Drawing the picture onto the device
float scale = Math.Min(graphics.GraphicsDevice.Viewport.Width /
hills.Width, graphics.GraphicsDevice.Viewport.Height / hills.Height);
this.spriteBatch.Draw(hills, // Texture to render
Vector2(0, 0), // Destination left top position
Color.White, // Texture tint color
Vector2(0, 0), // Origin left top position
how we calculate the "scale" value at the top of the code sample. We
want to scale the image as much as possible while keeping the entire image
within the display bounds.
Windows Phone 7 includes a hardware
image scaler. This allows XNA games to be written for any desired back buffer
resolution without considering the physical screen size. The scaler
automatically fits the drawing into the target display. It is worth mentioning
that the hardware image scaler's work does not consume CPU time.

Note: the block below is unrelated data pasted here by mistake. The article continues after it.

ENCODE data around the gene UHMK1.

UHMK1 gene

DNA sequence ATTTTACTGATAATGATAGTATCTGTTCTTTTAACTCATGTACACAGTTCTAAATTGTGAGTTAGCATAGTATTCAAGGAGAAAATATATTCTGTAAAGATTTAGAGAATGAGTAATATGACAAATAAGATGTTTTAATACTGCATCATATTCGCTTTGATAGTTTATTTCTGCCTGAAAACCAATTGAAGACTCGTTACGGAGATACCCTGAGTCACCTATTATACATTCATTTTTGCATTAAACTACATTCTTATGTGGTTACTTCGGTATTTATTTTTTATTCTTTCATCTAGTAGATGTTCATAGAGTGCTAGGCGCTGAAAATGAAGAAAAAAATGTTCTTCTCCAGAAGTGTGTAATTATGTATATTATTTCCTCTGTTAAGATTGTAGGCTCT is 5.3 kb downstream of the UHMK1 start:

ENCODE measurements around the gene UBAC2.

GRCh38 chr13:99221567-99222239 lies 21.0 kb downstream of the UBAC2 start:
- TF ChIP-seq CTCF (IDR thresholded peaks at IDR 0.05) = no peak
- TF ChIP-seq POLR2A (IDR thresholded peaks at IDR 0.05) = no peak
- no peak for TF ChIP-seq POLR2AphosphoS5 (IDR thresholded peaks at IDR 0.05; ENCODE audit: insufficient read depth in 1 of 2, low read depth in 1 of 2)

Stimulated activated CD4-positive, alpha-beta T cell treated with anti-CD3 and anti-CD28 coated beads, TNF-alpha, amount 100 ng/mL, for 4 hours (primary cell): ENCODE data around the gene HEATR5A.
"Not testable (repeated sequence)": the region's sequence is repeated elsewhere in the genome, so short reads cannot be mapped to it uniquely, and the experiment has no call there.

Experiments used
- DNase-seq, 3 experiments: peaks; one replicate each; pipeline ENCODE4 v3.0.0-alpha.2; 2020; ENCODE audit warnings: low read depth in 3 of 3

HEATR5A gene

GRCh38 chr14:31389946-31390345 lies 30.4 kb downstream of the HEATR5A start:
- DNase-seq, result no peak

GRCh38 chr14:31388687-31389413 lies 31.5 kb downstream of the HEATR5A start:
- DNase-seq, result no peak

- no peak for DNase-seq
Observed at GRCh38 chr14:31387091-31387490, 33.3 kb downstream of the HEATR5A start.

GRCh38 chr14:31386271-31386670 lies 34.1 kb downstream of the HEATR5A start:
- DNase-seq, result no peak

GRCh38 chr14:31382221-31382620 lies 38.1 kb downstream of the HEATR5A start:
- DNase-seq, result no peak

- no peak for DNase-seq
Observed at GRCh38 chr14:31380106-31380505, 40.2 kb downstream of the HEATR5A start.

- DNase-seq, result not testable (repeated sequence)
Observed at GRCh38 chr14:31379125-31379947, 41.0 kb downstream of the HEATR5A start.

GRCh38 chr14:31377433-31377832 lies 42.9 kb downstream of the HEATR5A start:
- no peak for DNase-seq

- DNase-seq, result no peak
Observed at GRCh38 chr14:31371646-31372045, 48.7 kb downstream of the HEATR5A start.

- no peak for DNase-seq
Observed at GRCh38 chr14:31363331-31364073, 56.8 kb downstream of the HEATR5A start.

As previously indicated, we intend to
show our image in full-screen mode with the best possible quality and without
distortion. The following code fragment shows how we can implicitly use the
hardware image scaler.
graphics.PreferredBackBufferWidth = 480 / 2;
graphics.PreferredBackBufferHeight = 800 / 2;
graphics.PreferredBackBufferWidth = 800 / 2;
graphics.PreferredBackBufferHeight = 480 / 2;
we have halved each of the back buffer’s dimensions, the size of the rendered
image is unaffected because the scaler resizes it to fit the device's display.
I love coding enough to consider it to be a form of art. To
me, even fully functional code is only half-useful if it doesn’t follow
conventions, doesn’t contain proper documentation, and is not reusable. I
consider the definition of a properly written program as one that would qualify
for the Pulitzer Prize nomination. If it were a piece of literature that is.
With that said, I might have created an impression of
someone who would have doubts about a 24-hour coding session. Especially one
aimed specifically at mobile development. After all, completing a computer